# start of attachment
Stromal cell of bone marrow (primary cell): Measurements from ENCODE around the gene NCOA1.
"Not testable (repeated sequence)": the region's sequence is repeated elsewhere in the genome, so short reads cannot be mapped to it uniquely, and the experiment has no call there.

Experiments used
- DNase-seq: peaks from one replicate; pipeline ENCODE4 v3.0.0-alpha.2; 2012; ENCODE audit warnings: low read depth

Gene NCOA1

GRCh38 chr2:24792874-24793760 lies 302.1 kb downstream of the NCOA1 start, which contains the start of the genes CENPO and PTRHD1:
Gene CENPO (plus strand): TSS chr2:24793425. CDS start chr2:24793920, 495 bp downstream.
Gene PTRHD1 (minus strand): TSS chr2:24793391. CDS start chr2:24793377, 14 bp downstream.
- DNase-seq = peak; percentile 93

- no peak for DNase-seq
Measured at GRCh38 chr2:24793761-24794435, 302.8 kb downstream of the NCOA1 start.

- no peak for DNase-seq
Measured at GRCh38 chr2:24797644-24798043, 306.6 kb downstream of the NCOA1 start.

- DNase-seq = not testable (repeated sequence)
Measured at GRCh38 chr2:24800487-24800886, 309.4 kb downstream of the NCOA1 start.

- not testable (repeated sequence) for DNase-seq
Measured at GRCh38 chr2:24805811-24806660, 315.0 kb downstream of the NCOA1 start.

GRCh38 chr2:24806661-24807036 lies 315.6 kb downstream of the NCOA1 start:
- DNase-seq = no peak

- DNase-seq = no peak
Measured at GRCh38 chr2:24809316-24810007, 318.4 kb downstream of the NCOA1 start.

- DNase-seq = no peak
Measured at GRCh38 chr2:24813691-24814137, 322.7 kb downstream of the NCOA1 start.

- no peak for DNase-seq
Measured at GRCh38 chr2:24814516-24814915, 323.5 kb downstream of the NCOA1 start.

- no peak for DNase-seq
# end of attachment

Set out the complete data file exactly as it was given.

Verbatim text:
Stromal cell of bone marrow (primary cell): Measurements from ENCODE around the gene NCOA1.
"Not testable (repeated sequence)": the region's sequence is repeated elsewhere in the genome, so short reads cannot be mapped to it uniquely, and the experiment has no call there.

Experiments used
- DNase-seq: peaks from one replicate; pipeline ENCODE4 v3.0.0-alpha.2; 2012; ENCODE audit warnings: low read depth

Gene NCOA1

GRCh38 chr2:24792874-24793760 lies 302.1 kb downstream of the NCOA1 start, which contains the start of the genes CENPO and PTRHD1:
Gene CENPO (plus strand): TSS chr2:24793425. CDS start chr2:24793920, 495 bp downstream.
Gene PTRHD1 (minus strand): TSS chr2:24793391. CDS start chr2:24793377, 14 bp downstream.
- DNase-seq = peak; percentile 93

- no peak for DNase-seq
Measured at GRCh38 chr2:24793761-24794435, 302.8 kb downstream of the NCOA1 start.

- no peak for DNase-seq
Measured at GRCh38 chr2:24797644-24798043, 306.6 kb downstream of the NCOA1 start.

- DNase-seq = not testable (repeated sequence)
Measured at GRCh38 chr2:24800487-24800886, 309.4 kb downstream of the NCOA1 start.

- not testable (repeated sequence) for DNase-seq
Measured at GRCh38 chr2:24805811-24806660, 315.0 kb downstream of the NCOA1 start.

GRCh38 chr2:24806661-24807036 lies 315.6 kb downstream of the NCOA1 start:
- DNase-seq = no peak

- DNase-seq = no peak
Measured at GRCh38 chr2:24809316-24810007, 318.4 kb downstream of the NCOA1 start.

- DNase-seq = no peak
Measured at GRCh38 chr2:24813691-24814137, 322.7 kb downstream of the NCOA1 start.

- no peak for DNase-seq
Measured at GRCh38 chr2:24814516-24814915, 323.5 kb downstream of the NCOA1 start.

- no peak for DNase-seq